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Latitude: 51.4998 / 51°29'59"N
Longitude: -3.1729 / 3°10'22"W
OS Eastings: 318678
OS Northings: 178530
OS Grid: ST186785
Mapcode National: GBR KKD.H9
Mapcode Global: VH6F6.YKGL
Plus Code: 9C3RFRXG+WR
Entry Name: ,81A Ninian Road,Roath Park,Cardiff,
Listing Date: 24 May 2002
Last Amended: 24 May 2002
Source ID: 26668
Building Class: Domestic
Location: On the E side of the junction with Morlais Street opposite Roath Park Pleasure Gardens. The entrance to 81a is in Morlais Street.
Locality: Roath Park
Built-Up Area: Cardiff
Traditional County: Glamorgan
Residential development in the northern area of Roath occurred in the period 1890-1914. The Marquess of Bute had donated land around Roath Brook for a public park in 1887, beginning an overall strategy for development of a high-quality residential district, to which the setting of Roath Park was instrumental. Houses were let on 99 year leases and proximity to the park made it a desirable location, allowing higher ground rents to be charged. The Bute Estate exercised careful control by employing its estate architect, E.W.M. Corbett, to provide designs for houses, ensuring consistency of character and status. These were erected by various local contractors, who introduced their own individual variations by selecting a wide range of materials available from builders' merchants. These included freestone mouldings from Bath stone quarries, pressed red bricks from Ruabon in Denbighshire, and decorative tiles from Midlands firms such as Maw & Co of Jackfield and Gibbons Hinton & Co of Brierley Hill, in addition to standard items such as iron balustrades, polished granite shafts and fish-scale tiles.
Houses in Ninian Road cost between £700 and £1470 to build. The north-west end, Nos 75-110, were built opposite Roath Park Pleasure Gardens, Nos 75-81 between 1897 and 1902.
A reflected pair of 2½-storey 2-bay houses in the freestyle influenced by Norman Shaw's Old English style, of brick with Bath stone dressings (painted to No 81) and slate roof (renewed to No 80) with panelled brick stacks to the sides and rear. The entrances are in the narrower inner bays. Projecting porches have rusticated elliptical arches with moulded imposts, surmounted by elliptical keyed oculi. Inside, the porches have decorative tiles to the dado, half-glazed fielded panel doors (with stained glass to No 80), and side and overlights. Above the porches are balconies behind swan-necked pediments (removed to No 81) to brick parapets. The balconies have replaced windows. The wider outer bays have intermittent stone quoins in a notional rustication. Two-storey canted bays have 3-light mullioned and transomed windows, the upper lights having coloured glass above the transoms in the lower storey. In the upper storey are small-pane upper sashes with elliptical arches to the meeting rails, and single pane lower sashes. A broad rock-faced sandstone band between stories is wrapped around the angles. The canted bays support projecting gables, which are further supported by pairs of ornate diagonal wooden brackets on corbels. The gables are tile hung and incorporate bands of fish-scale tiles, projecting further forward on curved brackets above oriel windows. The oriel windows have paired sashes with elliptical arches to the meeting rails, with small-panes to the upper sash and single panes below.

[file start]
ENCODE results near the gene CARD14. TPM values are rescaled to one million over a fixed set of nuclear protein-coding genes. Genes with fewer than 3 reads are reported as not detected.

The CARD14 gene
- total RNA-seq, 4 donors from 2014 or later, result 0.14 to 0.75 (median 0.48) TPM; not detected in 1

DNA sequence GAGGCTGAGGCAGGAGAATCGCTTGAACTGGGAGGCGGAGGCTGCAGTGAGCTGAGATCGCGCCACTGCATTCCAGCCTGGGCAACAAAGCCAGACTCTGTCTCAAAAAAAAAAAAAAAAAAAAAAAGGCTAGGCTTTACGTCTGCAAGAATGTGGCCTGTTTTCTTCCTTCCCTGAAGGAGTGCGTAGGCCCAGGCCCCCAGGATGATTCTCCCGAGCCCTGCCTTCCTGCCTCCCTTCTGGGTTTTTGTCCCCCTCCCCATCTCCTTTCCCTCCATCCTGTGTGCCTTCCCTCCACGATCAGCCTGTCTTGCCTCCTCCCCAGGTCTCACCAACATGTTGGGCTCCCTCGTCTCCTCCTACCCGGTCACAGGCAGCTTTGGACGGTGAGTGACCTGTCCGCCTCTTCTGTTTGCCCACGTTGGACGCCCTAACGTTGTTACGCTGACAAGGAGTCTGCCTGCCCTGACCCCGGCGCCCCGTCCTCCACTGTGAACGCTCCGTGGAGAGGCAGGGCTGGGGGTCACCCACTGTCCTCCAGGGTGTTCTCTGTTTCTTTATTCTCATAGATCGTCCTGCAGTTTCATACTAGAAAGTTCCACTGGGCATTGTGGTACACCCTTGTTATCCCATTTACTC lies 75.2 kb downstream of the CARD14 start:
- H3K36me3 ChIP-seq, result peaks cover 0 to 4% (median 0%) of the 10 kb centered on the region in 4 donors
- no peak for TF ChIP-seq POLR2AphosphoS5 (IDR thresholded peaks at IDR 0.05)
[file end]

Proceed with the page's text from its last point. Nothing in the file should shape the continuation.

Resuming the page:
The R side facing Morlais Street incorporates a separate dwelling (No 81a). This elevation has an external brick stack on the L side, terminating the sandstone band wrapped around the angle, and tile hanging beneath the eaves. Further R is a canted bay window, partly cut down to make a doorway. Above it are 2 windows under flat arches in the upper storey and a raked dormer. All have replaced glazing in original openings. To the R of the bay window are 2 segmental-headed 4-pane sash windows, above which is an oriel with replaced windows. A crenellated wall further R conceals a lean-to roof behind.
The L side wall (No 80) is similar to the R, with an external stack, R of which the wall is rock-faced stone, L of which the wall is roughcast. Both houses have 2-storey rear lean-tos, of roughcast walls and brick dressings, and replaced windows.
The residential district centred around Roath Park is of exceptional interest for its late Victorian and Edwardian middle-class housing, and is one of the 2 finest such developments in Wales.
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